The Corn Calculator

The Corn Calculator - Online corn snake genetics

Genetics 101

Up to the dawn of the space age, captive corn snakes looked pretty uniform. Most were wild-type corn snakes, which are also called classic or Carolina corn snakes. The ground color on the sides and back was reddish brown with red blotches down the back. The blotches had a black edging, and the belly was white with dark checkering.

Captive corn snakes looked like wild corn snakes because they were wild-caught snakes. Nobody tried to breed them because wild snakes were cheap and easy to get from the animal dealers. Albino snakes were very rare, but they generally went into a folk medicine potion or a museum's preserved collection.

That was the situation until Dr. H. B. "Bern" Bechtel got a male amelanistic corn snake from a zoo in North Carolina. That snake sired some babies. When these first generation snakes were bred together, some of their babies were also amelanistic. Dr. Bechtel gave some of his extra babies to friends, who raised them and bred them, too. These amelanistic corns had rarity value and commanded high prices. Suddenly, hobbyists realized that breeding snakes made economic sense.

Breeders soon started to branch out. New mutant genes, such an anerthristic and motley, turned up. These gave breeders the opportunity to combine different mutant genes in one animal. For example, the snow corn snake is both amelanistic and anerythristic. The amelanistic genes prevent black pigment from forming, the anerythristic mutant genes prevent red/orange pigment from forming, and the result is a nearly white animal.

Breeders are producing a staggering diversity of herps, now. There are dozens of different corn snake morphs alone, albinos in at least twenty species, snakes with stripes down their back instead of blotches, and others. And as governments restricted or prohibited the taking of wild snakes, lizards, turtles, frogs and salamanders, people responded by breeding the stock already in captivity.

For thousands of years, people have been encouraging specific pairs of creatures to mate. Good results got preferential treatment the next breeding season. This trial and error approach is slow but has produced amazing results with chickens, dogs, corn (maize) and other species. In the 1860s, Gregor Mendel discovered some of the basic principles of the science of genetics. Knowing a bit about genetics helps one make the most rapid progress in a breeding project.

As genetics and molecular biology progressed, they produced a physical explanation for Mendel's observations. The corn snake has 36 chromosomes in 18 pairs of homologous chromosomes. Each chromosome contains a DNA molecule, and the DNA holds the genes. When cells divide to produce sperm or egg cells, one member of each chromosome pair goes to each sperm or egg cell. When a sperm and egg unite, the chromosome pairs are reestablished. As one member of each gene pair is in each member of the pair of chromosomes, fertilization also reestablishes the gene pairs.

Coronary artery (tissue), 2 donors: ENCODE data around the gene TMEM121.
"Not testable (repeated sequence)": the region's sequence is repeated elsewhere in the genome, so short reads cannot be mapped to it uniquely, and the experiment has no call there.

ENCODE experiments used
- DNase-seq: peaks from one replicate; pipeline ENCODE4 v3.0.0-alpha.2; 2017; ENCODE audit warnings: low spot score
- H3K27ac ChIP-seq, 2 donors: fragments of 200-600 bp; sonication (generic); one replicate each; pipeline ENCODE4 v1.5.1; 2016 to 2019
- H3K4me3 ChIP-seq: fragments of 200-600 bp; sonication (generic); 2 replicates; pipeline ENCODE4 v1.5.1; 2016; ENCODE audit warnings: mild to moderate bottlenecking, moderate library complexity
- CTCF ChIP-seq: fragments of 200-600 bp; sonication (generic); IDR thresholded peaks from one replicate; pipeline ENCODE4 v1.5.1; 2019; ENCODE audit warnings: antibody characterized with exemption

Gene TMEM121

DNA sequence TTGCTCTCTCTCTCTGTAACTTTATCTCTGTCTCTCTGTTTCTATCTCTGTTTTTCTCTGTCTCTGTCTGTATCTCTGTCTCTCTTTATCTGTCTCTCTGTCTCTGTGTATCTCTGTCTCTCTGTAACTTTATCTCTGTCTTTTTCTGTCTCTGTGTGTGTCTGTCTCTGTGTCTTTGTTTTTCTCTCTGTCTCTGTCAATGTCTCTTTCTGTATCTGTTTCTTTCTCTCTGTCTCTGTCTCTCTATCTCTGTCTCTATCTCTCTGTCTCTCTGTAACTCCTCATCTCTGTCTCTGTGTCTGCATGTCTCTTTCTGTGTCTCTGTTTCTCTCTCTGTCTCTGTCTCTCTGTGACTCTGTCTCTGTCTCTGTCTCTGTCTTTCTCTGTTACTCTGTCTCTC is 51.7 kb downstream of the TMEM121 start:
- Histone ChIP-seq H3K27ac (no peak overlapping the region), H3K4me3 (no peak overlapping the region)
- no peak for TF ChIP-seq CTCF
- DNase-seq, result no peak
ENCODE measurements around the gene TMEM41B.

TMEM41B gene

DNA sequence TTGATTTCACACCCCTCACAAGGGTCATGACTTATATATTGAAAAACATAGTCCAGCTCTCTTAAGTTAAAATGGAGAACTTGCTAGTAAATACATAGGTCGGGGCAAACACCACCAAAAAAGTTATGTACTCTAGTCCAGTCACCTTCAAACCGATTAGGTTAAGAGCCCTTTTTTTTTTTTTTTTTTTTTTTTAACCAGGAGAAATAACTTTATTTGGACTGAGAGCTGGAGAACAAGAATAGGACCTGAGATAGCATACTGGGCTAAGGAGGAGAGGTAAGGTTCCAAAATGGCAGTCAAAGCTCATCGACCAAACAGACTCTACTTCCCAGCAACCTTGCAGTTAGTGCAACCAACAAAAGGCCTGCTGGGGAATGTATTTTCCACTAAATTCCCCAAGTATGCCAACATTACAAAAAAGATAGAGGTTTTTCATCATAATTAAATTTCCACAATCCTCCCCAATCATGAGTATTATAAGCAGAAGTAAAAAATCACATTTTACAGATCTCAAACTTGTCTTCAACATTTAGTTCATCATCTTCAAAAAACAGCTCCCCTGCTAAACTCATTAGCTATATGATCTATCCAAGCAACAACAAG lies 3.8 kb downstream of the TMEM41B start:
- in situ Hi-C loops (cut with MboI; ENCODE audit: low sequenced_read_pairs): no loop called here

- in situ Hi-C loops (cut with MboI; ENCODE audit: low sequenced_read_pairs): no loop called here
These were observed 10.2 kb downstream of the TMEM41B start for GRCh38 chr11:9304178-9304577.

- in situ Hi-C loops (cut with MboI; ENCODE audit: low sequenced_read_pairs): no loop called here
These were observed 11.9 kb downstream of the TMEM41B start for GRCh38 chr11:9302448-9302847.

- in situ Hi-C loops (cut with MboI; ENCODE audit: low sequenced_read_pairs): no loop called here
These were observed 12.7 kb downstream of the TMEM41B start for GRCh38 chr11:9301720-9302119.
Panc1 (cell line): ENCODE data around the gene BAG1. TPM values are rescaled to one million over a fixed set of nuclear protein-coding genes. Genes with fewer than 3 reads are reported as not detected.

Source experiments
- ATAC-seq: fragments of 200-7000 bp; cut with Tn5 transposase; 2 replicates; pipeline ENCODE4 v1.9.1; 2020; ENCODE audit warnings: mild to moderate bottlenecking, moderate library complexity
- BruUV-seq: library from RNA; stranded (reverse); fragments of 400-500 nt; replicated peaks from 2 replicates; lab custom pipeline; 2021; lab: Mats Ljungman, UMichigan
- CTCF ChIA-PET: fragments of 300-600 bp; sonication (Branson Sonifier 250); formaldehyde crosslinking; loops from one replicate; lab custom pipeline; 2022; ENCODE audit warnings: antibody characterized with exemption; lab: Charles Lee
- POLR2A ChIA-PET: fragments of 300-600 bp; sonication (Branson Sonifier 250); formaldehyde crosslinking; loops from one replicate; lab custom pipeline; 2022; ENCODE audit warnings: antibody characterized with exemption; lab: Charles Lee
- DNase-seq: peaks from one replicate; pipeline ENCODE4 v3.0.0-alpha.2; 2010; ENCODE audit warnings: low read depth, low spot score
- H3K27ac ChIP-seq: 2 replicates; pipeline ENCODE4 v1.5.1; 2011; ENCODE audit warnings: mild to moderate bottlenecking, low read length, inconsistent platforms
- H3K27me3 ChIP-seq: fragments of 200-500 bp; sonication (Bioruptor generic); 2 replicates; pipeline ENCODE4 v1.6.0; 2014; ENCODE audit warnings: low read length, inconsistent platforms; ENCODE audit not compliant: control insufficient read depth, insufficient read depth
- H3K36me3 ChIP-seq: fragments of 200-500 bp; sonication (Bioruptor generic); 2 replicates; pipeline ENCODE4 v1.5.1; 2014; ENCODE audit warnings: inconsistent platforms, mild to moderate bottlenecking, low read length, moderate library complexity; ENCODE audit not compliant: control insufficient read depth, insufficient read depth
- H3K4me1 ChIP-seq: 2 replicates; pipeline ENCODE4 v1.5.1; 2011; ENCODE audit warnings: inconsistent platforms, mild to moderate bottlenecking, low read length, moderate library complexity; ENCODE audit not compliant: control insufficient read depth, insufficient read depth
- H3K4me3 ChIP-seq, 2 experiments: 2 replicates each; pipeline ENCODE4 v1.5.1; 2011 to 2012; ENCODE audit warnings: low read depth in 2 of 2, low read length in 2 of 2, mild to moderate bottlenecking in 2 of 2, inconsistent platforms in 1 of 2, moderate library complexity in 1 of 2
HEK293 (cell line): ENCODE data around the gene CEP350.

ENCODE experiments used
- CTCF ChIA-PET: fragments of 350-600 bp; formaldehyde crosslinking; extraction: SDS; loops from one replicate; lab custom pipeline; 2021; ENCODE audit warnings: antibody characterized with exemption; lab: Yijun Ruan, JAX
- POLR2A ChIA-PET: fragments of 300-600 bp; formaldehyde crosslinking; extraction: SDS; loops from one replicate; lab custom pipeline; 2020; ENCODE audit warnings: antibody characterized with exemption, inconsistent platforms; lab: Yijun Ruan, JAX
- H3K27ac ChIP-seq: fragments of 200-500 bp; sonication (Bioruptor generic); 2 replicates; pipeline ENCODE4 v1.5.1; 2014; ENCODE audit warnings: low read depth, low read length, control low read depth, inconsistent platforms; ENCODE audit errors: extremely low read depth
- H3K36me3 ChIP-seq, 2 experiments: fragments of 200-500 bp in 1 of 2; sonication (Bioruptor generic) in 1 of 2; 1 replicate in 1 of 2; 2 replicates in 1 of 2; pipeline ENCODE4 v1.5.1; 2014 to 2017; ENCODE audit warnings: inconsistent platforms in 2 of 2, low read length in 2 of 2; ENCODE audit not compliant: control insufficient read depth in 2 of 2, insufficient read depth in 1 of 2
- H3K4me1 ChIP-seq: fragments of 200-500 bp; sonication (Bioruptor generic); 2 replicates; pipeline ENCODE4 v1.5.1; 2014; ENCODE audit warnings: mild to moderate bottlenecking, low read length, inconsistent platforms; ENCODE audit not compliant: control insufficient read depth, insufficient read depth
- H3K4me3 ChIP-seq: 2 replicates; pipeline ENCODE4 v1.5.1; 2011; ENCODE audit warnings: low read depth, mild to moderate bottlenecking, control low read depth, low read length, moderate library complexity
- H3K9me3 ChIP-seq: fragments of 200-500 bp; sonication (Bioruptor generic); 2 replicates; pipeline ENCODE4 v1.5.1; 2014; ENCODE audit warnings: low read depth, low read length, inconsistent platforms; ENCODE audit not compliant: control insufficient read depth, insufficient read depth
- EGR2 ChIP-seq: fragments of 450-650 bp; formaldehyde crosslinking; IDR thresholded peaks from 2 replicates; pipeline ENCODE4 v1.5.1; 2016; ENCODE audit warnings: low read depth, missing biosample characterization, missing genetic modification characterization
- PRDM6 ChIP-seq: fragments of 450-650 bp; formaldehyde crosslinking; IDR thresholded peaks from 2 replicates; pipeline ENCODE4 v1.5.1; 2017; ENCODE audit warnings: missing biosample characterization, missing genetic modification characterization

A corn snake has many thousands of gene pairs in its 18 pairs of homologous chromosomes. That is far too many for a human to handle at one time. For simplicity, geneticists established the wild type (AKA normal or standard type) as the standard of comparison. It's the baseline for the species or subspecies. Geneticists ignore the wild-type genes in order to concentrate on the differences from wild type. Catalog writers use the same technique. They give a detailed description of the standard model and then describe other models as like the standard except for itemized differences. A wild-type corn snake has two eyes, a heart, a lung, a liver, two hemipenes, blood with hemoglobin, a given number of scale rows, red and black pigment, etc., etc. An amelanistic corn snake is like a wild-type corn snake except for lacking black pigment. It takes a change in only one pair of genes to change a wild-type corn snake's genotype and phenotype into an amelanistic corn snake's genotype and phenotype.

In the breeders' most common case, there are only two alleles in a given series--a mutant allele and the wild-type allele. In the corn snake, there are several two-allele series. One is the anerythristic mutant gene and its wild-type allele, and another is the charcoal mutant gene and its wild-type allele. Also see the gene list in the glossary.

A single individual has two genes in a given gene pair. He or she can have two copies of one allele or one copy each of two alleles in that gene pair. But a thousand individuals can have more than two alleles scattered among them. The human ABO blood type system is a well known allele series with three alleles. Some multiple allele series have more than a dozen alleles in the list. Corn snakes have two multiple allele series: